"In an action for slander the defendant is entitled to be told the names of the person or persons to whom the slander was uttered, and an order for particulars will in a proper case be made before defence. Slander uttered to one person might not be actionable if uttered to another person; in that sense, therefore, it becomes essential to see to whom it is uttered, and that is part of the case which has to be stated, and which the other side is entitled to know for the purpose of meeting the charge. If the slander was uttered in a public room the defendant is entitled to 'the best particulars the plaintiff can give of the persons present when the alleged slander was uttered'. The Court will not order such particulars where it would be unreasonable or oppressive to do so, e.g., where the slander is alleged to have been uttered in the public street. The plaintiff must furnish the best particulars he can give of the persons present when the alleged slander was uttered."

This high standard for particulars works both ways as the defendant has to specify any defence he wishes to rely on at trial.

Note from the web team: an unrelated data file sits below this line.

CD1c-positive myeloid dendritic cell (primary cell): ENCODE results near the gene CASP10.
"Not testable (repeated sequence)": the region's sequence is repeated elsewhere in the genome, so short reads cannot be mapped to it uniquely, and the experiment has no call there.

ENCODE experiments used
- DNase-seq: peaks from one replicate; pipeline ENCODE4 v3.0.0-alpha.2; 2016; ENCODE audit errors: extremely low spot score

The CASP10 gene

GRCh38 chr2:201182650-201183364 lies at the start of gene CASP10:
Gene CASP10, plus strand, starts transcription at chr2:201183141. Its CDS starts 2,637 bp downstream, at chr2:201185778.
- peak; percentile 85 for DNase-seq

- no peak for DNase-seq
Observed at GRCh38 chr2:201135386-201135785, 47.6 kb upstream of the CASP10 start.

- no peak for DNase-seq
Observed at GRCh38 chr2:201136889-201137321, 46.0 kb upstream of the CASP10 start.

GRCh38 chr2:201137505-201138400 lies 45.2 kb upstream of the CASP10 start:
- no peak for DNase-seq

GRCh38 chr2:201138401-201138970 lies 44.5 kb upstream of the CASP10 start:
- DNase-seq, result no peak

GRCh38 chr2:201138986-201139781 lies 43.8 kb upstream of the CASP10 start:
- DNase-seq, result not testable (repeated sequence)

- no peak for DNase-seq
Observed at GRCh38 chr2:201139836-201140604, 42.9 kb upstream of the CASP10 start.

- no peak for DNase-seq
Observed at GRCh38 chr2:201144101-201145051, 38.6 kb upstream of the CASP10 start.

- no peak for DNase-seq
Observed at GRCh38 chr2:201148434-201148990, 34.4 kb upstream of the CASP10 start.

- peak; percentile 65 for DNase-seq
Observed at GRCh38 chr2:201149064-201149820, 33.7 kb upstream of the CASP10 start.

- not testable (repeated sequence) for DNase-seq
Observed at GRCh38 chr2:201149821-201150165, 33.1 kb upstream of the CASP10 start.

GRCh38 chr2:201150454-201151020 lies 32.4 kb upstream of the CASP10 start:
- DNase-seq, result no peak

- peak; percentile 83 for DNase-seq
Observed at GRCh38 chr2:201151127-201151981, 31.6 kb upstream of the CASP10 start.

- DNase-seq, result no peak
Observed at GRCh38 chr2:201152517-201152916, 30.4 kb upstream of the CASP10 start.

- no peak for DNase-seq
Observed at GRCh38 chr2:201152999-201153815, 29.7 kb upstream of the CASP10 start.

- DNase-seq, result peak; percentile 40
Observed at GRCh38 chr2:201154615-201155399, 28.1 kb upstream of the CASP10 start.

One area of the law where a dismal state of judicial confusion reigns supreme is the scenario where the plaintiff suspects that defamation has occurred but is not in possession of the full circumstances (this was alluded to by Justice Satanove in the last paragraph of the quotation from Robak above). For example, he heard but was not privy to the slander. Or perhaps the libellous documents remains in the exclusive possession of the defendant.

In such a case, the plaintiff must strike a claim with as much particulars as possible and withstand attacks by the defendant who seeks to dismiss the claim unless particulars are provided - all citing the law as stated above. Such a defendant knows that he or she may be liable for defamation if they reach the discovery stage as in that circumstance, the smoking gun document, or the names of relevant witnesses would have to be disclosed.

So complex and fraught with danger is drafting in defamation cases that they constitute a domain of the law where legal advice is almost a necessity.